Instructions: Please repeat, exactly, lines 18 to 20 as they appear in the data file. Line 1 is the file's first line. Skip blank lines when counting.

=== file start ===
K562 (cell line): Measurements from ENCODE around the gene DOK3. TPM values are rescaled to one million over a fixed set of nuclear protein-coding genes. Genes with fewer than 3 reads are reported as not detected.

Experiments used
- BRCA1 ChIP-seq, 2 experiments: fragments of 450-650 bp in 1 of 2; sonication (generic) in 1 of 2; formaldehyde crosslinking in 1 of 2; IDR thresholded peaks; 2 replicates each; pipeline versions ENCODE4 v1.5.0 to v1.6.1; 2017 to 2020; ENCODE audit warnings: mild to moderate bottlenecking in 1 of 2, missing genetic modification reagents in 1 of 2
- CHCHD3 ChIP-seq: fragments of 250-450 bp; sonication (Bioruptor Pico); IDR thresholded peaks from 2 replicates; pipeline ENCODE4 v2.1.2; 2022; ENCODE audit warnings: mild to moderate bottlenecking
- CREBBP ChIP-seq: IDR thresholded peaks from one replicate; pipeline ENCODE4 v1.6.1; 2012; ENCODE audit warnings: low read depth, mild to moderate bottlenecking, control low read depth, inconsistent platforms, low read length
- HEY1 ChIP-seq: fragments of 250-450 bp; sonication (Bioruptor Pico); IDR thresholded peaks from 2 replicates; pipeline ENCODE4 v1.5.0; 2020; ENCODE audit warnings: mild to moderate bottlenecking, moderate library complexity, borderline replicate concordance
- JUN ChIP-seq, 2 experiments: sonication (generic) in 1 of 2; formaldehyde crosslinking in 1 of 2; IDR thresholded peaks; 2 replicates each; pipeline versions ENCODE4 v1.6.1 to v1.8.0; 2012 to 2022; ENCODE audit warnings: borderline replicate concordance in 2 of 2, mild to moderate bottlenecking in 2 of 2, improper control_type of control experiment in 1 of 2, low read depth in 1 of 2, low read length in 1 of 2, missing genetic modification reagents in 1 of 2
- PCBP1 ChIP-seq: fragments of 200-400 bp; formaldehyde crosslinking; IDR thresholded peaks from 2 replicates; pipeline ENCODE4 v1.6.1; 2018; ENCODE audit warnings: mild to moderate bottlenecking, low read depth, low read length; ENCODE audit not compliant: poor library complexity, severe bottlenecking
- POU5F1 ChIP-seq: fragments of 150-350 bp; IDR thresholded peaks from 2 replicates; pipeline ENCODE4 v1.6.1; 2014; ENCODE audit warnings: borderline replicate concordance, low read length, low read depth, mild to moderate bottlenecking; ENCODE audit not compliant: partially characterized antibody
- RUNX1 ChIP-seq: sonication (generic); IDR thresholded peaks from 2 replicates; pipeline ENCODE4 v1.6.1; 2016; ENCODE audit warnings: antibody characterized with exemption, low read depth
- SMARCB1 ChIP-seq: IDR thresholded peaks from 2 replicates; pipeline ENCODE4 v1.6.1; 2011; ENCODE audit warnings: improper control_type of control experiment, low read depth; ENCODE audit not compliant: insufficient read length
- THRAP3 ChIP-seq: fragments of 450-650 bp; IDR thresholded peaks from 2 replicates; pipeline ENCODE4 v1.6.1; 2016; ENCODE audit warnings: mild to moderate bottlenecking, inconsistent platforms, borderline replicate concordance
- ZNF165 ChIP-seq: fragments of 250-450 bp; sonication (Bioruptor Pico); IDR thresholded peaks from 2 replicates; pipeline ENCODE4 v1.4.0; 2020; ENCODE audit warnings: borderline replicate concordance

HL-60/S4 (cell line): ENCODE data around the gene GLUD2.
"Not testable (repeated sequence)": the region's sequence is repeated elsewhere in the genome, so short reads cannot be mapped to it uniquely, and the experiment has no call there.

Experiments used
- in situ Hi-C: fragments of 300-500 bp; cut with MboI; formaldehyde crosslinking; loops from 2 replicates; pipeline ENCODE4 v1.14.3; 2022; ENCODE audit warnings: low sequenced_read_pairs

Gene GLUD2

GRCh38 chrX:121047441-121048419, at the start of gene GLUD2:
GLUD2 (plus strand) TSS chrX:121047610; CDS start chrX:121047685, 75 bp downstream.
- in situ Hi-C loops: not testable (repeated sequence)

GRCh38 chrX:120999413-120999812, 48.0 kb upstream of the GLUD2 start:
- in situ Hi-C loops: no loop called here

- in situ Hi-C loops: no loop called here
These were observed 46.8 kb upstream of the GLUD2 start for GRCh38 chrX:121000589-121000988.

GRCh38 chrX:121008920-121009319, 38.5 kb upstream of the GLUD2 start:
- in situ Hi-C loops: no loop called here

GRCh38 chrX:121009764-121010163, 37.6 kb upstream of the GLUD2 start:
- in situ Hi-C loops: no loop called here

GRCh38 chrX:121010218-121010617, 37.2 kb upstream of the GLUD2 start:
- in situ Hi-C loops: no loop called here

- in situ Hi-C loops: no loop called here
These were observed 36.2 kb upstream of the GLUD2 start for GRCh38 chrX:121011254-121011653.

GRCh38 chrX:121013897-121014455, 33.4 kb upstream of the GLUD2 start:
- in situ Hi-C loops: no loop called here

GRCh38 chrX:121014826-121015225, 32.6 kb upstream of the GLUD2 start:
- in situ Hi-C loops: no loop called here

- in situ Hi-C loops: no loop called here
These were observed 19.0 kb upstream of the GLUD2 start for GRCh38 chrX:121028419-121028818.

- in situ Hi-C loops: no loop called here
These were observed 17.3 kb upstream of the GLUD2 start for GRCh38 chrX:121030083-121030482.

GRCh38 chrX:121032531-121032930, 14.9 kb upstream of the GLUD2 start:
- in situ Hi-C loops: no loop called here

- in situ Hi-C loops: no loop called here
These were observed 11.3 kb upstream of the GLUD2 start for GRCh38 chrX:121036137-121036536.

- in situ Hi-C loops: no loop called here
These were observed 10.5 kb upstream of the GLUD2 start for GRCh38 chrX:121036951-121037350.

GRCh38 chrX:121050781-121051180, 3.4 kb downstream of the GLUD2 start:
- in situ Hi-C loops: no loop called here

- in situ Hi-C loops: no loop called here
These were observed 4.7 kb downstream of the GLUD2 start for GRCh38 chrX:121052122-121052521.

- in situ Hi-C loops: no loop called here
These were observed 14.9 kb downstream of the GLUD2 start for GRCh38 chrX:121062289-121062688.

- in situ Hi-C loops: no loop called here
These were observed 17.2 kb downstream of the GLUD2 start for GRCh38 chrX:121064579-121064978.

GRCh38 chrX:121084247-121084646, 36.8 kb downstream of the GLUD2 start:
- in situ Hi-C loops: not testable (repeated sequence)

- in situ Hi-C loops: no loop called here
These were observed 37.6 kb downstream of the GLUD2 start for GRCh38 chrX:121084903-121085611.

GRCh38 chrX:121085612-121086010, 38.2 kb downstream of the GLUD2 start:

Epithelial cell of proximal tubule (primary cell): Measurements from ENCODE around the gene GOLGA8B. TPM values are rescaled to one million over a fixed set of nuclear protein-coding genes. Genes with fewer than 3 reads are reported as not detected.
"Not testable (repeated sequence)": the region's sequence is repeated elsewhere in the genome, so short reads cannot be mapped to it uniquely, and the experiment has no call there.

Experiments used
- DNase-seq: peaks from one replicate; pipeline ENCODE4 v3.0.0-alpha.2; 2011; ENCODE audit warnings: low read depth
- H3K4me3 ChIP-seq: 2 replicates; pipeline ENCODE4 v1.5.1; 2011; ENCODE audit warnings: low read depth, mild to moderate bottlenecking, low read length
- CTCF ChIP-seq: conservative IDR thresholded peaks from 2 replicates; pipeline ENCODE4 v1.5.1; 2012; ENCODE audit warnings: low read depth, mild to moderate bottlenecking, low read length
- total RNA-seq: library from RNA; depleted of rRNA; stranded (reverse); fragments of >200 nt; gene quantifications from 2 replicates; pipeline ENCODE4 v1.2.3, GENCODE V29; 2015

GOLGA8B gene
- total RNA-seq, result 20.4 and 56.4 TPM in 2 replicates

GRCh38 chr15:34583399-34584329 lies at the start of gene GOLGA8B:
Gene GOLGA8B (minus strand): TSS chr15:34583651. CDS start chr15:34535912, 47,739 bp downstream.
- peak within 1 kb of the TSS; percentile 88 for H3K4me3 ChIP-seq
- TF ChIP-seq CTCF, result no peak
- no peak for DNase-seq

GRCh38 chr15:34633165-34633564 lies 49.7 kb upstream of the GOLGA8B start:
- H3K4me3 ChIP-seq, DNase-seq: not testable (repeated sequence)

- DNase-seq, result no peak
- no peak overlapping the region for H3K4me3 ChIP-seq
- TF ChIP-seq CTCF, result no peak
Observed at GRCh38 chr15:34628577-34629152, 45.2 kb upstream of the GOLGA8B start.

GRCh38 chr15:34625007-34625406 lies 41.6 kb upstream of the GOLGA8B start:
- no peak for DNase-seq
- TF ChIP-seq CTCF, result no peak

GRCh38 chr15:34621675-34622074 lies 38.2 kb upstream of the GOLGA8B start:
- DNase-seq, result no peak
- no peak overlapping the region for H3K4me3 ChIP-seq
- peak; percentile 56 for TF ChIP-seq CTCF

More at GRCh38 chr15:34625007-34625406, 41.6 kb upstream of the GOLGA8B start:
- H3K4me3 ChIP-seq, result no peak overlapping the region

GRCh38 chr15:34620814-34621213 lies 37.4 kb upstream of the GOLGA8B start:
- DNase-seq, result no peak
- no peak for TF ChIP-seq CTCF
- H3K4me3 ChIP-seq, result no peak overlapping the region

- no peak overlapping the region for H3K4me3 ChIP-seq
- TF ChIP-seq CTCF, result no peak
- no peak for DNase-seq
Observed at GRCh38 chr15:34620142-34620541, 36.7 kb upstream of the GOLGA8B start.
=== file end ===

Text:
Gene GLUD2

GRCh38 chrX:121047441-121048419, at the start of gene GLUD2:
GLUD2 (plus strand) TSS chrX:121047610; CDS start chrX:121047685, 75 bp downstream.